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The English Renaissance: Fact or Fiction?

£2.99 Out Of Stock

Product description

The text of this book was written in answer to an invitation to give the Percy Graeme Turnbull Memorial Lectures for the year 1951 at the Johns Hopkins University, Baltimore. The invitation included the condition that the lectures should be published. There are two ways of fulfilling the double obligation of the spoken and the written word. You can write a book and then (usually by the Procrustean method) parcel it out into lectures, sacrificing Lectures to book. Or you can write lectures for face-to-face delivery to an audience and hope that they will show up not too ill in print. I have chosen the second way Having so chosen, you are free to doctor your stuff and try to make it look more like a book and less like lectures; but the result is usually poor. It is better to be bod and print the stuff as delivered. And this is what I have done. And in telling the reader so i am warning him of some o the things to expect. In considering the English medieval lyric I have been helped by Sir Edmund Chambers's essay Some Aspects of Mediaeval Lyric, originally prefixed tot he anthology Early English Lyrics, and republished in Sir Thomas Wyatt and some Collected Studies (London, 1933). - E.M.W.T. (from the Preface).

Item details

Author(s):
Tillyard, E.M.W.
Condition:
Used: good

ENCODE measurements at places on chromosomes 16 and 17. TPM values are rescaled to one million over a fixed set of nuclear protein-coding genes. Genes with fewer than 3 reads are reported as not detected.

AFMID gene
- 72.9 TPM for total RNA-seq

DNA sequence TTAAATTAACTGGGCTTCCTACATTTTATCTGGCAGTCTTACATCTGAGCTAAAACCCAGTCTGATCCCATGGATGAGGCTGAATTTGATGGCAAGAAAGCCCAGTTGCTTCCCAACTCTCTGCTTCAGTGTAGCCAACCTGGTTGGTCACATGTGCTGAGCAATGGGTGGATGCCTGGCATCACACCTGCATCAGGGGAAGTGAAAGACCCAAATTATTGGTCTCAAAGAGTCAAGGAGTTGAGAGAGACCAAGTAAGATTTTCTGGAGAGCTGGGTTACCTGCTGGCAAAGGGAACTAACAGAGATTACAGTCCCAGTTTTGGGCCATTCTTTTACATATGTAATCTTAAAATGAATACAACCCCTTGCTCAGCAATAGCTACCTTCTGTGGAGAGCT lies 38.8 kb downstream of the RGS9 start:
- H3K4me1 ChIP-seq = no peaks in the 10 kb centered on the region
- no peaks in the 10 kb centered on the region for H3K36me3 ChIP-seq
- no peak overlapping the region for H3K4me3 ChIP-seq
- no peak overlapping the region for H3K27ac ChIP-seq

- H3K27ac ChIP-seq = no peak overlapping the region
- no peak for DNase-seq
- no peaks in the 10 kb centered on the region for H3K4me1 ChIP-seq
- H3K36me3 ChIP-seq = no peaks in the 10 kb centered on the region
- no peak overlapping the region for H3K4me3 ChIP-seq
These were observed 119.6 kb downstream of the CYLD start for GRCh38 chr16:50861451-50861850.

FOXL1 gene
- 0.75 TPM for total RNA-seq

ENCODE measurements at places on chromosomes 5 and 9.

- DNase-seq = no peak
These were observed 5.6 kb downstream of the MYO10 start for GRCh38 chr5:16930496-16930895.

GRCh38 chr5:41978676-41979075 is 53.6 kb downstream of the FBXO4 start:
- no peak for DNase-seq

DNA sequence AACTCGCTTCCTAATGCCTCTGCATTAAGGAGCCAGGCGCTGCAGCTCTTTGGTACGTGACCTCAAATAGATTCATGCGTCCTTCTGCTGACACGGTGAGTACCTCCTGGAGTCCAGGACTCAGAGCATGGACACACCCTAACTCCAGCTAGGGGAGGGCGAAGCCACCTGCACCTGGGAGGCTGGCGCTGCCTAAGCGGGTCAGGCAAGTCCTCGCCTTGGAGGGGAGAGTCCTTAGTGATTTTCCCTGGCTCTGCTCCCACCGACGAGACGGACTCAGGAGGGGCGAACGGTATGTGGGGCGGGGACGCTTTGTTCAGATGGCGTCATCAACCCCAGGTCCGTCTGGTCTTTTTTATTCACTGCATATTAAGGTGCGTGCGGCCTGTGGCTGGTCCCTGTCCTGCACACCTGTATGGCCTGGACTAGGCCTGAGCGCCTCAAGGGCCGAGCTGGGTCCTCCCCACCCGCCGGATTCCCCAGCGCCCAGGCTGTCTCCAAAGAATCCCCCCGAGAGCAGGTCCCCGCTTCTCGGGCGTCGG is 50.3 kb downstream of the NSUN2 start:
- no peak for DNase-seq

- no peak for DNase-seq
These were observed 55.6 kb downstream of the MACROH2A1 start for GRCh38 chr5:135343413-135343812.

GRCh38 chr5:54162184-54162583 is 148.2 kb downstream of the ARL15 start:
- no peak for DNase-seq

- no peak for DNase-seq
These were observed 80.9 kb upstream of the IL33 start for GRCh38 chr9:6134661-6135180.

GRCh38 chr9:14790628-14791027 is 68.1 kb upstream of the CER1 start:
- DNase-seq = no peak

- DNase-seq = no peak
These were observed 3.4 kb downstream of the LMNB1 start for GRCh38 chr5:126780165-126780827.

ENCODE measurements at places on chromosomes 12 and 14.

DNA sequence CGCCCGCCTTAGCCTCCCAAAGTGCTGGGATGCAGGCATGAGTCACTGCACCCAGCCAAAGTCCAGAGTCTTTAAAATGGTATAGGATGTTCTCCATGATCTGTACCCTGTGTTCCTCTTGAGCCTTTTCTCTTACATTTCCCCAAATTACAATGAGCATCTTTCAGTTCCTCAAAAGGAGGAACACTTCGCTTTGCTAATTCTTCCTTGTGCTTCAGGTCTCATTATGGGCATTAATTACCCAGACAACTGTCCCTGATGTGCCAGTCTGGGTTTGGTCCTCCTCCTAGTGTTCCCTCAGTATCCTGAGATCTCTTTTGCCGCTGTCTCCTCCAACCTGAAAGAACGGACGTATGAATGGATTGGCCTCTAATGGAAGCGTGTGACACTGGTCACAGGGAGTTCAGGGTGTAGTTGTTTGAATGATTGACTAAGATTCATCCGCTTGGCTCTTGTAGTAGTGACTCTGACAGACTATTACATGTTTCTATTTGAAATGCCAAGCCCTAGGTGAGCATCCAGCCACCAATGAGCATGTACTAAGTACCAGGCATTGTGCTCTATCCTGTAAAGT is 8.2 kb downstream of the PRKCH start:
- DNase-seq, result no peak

Format:
Hardback
Number of pages:
103
Publisher:
The Hogarth Press 1952

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About this item

The text of this book was written in answer to an invitation to give the Percy Graeme Turnbull Memorial Lectures for the year 1951 at the Johns Hopkins University, Baltimore. The invitation included the condition that the lectures should be published. There are two ways of fulfilling the double obligation of the spoken and the written word. You can write a book and then (usually by the Procrustean method) parcel it out into lectures, sacrificing Lectures to book. Or you can write lectures for face-to-face delivery to an audience and hope that they will show up not too ill in print. I have chosen the second way Having so chosen, you are free to doctor your stuff and try to make it look more like a book and less like lectures; but the result is usually poor. It is better to be bod and print the stuff as delivered. And this is what I have done. And in telling the reader so i am warning him of some o the things to expect. In considering the English medieval lyric I have been helped by Sir Edmund Chambers's essay Some Aspects of Mediaeval Lyric, originally prefixed tot he anthology Early English Lyrics, and republished in Sir Thomas Wyatt and some Collected Studies (London, 1933). - E.M.W.T. (from the Preface).

Author(s):
Tillyard, E.M.W.
Condition:
Used: good
Format:
Hardback
Number of pages:
103
Publisher:
The Hogarth Press 1952

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